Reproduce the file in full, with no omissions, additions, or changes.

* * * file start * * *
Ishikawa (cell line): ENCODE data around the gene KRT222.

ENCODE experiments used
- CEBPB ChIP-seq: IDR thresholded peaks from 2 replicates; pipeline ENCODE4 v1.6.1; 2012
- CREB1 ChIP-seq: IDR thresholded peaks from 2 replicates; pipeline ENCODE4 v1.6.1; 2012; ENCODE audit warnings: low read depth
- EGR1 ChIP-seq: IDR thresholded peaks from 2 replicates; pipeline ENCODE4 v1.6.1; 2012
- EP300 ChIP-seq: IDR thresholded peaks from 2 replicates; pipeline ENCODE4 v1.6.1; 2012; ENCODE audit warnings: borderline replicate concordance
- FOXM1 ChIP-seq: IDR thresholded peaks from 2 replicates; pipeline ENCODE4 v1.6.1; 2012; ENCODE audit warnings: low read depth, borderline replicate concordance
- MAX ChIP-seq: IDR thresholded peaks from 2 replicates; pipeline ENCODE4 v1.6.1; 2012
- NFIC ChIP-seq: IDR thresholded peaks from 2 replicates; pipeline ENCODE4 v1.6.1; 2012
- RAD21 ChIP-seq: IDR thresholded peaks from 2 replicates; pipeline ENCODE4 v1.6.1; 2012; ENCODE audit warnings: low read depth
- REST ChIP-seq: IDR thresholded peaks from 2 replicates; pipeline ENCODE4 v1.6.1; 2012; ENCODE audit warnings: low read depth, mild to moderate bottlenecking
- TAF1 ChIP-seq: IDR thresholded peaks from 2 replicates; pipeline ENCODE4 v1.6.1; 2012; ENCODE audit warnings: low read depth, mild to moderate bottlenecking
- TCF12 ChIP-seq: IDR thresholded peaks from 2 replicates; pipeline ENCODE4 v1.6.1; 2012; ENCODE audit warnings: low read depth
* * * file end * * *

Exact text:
Ishikawa (cell line): ENCODE data around the gene KRT222.

ENCODE experiments used
- CEBPB ChIP-seq: IDR thresholded peaks from 2 replicates; pipeline ENCODE4 v1.6.1; 2012
- CREB1 ChIP-seq: IDR thresholded peaks from 2 replicates; pipeline ENCODE4 v1.6.1; 2012; ENCODE audit warnings: low read depth
- EGR1 ChIP-seq: IDR thresholded peaks from 2 replicates; pipeline ENCODE4 v1.6.1; 2012
- EP300 ChIP-seq: IDR thresholded peaks from 2 replicates; pipeline ENCODE4 v1.6.1; 2012; ENCODE audit warnings: borderline replicate concordance
- FOXM1 ChIP-seq: IDR thresholded peaks from 2 replicates; pipeline ENCODE4 v1.6.1; 2012; ENCODE audit warnings: low read depth, borderline replicate concordance
- MAX ChIP-seq: IDR thresholded peaks from 2 replicates; pipeline ENCODE4 v1.6.1; 2012
- NFIC ChIP-seq: IDR thresholded peaks from 2 replicates; pipeline ENCODE4 v1.6.1; 2012
- RAD21 ChIP-seq: IDR thresholded peaks from 2 replicates; pipeline ENCODE4 v1.6.1; 2012; ENCODE audit warnings: low read depth
- REST ChIP-seq: IDR thresholded peaks from 2 replicates; pipeline ENCODE4 v1.6.1; 2012; ENCODE audit warnings: low read depth, mild to moderate bottlenecking
- TAF1 ChIP-seq: IDR thresholded peaks from 2 replicates; pipeline ENCODE4 v1.6.1; 2012; ENCODE audit warnings: low read depth, mild to moderate bottlenecking
- TCF12 ChIP-seq: IDR thresholded peaks from 2 replicates; pipeline ENCODE4 v1.6.1; 2012; ENCODE audit warnings: low read depth